Metroid:
Metroid was released on the 6th of August 1986 after being developed by Nintendo's Research and Development 1 division and Intelligent Systems. It combines the platforming aspects of Mario and the exploration aspects of the Legend of Zelda as well as a darker atmosphere. The player follows the story of a female bounty hunter called Samus as she tries to clear a Galactic Federation space research vessel of Space pirates as well as collect samples of the titular Metroid creatures. Samus gains powers for her power suit such as a missile launcher and a 'screw ball' somersault technique which were different to Mario as they lasted to the end of the game compared to being lost if you got hit. Metroid was also one of the first games to be focused completely on exploration with all of the linear aspects gone. Metroid was also one of the first games to have a woman as the main character even though the instruction booklet was sure that she was in fact a he...

Dragon Quest/Warrior:
The first Dragon quest game was in fact not even called Dragon Quest at all instead being called, Dragon Warrior. Released on the 27th of May 1986 and developed by Chunsoft and published by Enix. Dragon Warrior is an RPG game that most gamers will be used to by now but it was very different to the Legend of Zelda or Mario games on the NES at the time. To begin with, the sales weren't great but after several Shonen Jump articles by Horii the sales increased dramatically people especially praising the music. While the storyline was basic (rescue princess, kill Dragon Lord) it was improved upon with a sequel and prequel. The gameplay involves you travelling around this world killing monsters, levelling up and buying weapons and armour before killing more monsters and repeating the process until you can kill stronger enemies (I think the technical term is grinding). You move by using the D-pad and have a selection of commands that you can complete such as looking at the item beneath your feet, check stats, use items etc. However much the, apparently, sparse gameplay and story was (although this was only said years after the release) it did spawn one of my most favourite series of games of all time as well as setting up the template for the many RPG's to come. Oh, and it contains slimes.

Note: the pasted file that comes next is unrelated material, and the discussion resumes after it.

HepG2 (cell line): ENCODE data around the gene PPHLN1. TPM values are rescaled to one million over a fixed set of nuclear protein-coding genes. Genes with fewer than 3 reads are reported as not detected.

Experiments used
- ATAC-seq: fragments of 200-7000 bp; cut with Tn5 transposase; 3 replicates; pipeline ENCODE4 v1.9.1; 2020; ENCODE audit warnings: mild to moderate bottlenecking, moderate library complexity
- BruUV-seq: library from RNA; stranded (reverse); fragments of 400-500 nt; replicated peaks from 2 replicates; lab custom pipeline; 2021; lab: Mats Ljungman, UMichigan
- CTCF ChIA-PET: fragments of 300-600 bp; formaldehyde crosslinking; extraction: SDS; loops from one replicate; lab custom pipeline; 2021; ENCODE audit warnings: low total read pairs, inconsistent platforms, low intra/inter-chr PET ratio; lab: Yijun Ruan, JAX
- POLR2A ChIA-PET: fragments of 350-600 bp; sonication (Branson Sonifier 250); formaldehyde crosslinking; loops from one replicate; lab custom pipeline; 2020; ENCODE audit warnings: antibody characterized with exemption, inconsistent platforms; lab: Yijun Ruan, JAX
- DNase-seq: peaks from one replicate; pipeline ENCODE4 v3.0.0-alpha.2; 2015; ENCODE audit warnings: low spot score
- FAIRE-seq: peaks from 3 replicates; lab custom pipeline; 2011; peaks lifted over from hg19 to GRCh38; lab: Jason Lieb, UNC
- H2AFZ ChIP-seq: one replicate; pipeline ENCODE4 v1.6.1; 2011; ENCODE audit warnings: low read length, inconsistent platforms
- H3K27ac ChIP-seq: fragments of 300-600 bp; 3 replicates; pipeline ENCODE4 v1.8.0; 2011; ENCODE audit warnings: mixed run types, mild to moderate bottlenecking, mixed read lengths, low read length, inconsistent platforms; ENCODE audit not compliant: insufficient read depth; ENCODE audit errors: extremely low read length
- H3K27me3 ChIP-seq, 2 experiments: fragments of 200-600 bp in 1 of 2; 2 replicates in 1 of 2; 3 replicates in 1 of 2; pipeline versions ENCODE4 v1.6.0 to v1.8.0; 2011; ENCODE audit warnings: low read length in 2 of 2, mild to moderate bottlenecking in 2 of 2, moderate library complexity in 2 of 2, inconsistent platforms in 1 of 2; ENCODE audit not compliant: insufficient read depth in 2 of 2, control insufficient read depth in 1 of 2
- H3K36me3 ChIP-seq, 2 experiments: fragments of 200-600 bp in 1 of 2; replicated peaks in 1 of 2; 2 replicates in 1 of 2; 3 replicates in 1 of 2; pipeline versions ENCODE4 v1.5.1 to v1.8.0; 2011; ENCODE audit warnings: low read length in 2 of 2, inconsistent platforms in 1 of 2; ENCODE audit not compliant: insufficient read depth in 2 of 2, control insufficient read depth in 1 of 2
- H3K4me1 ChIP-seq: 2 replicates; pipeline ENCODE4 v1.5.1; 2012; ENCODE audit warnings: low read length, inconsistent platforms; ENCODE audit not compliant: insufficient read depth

Final Fantasy:
Final Fantasy was created by Hironobu Sakaguchi and published by Square (which is now, by the way, Square Enix). The reason for the name 'Final Fantasy' was that it was going to be Hironobu Sakaguchi's last game (if it had not sold well he would have quit the gaming industry and gone back to university) thankfully it did sell well and so it was not his last game. Also, Square didn't even want to make the game as they expected low sales (again, never listen to predictions). The gameplay is similar to Dragon Quest and has you partake in turn based battles to level up your characters. The enemies were completely random to find which was a feature that was criticised as it took too long to do (it's also a feature that hasn't left the Final Fantasy series). The story line follows the idea that the four elemental orbs of the world (air, water, earth and fire) have gone dark and now the world is plagued by natural disasters so it is up to the four legendary heroes of light save the world. Even though the predicted sales were low, the actual sales were high and so was the ratings by the critics. And so, yet another successful series was produced in the Third Generation of Games.    

FIFA International Soccer:
And who could forget FIFA? The first one in the series was FIFA International Soccer and was released in 1993 by EA. It only used national teams and did not include real names but even so it stayed at the top of the UK charts for a full six months! It was made in preparation for the 1994 World Cup in the USA even though the title was coined so as to appeal to Europeans after EA realised that the Americans had no interest in the game. The game featured an isometric view which was different to other 16-bit era games such as Kick Off which featured a top down view.

Goodbye for now, Harry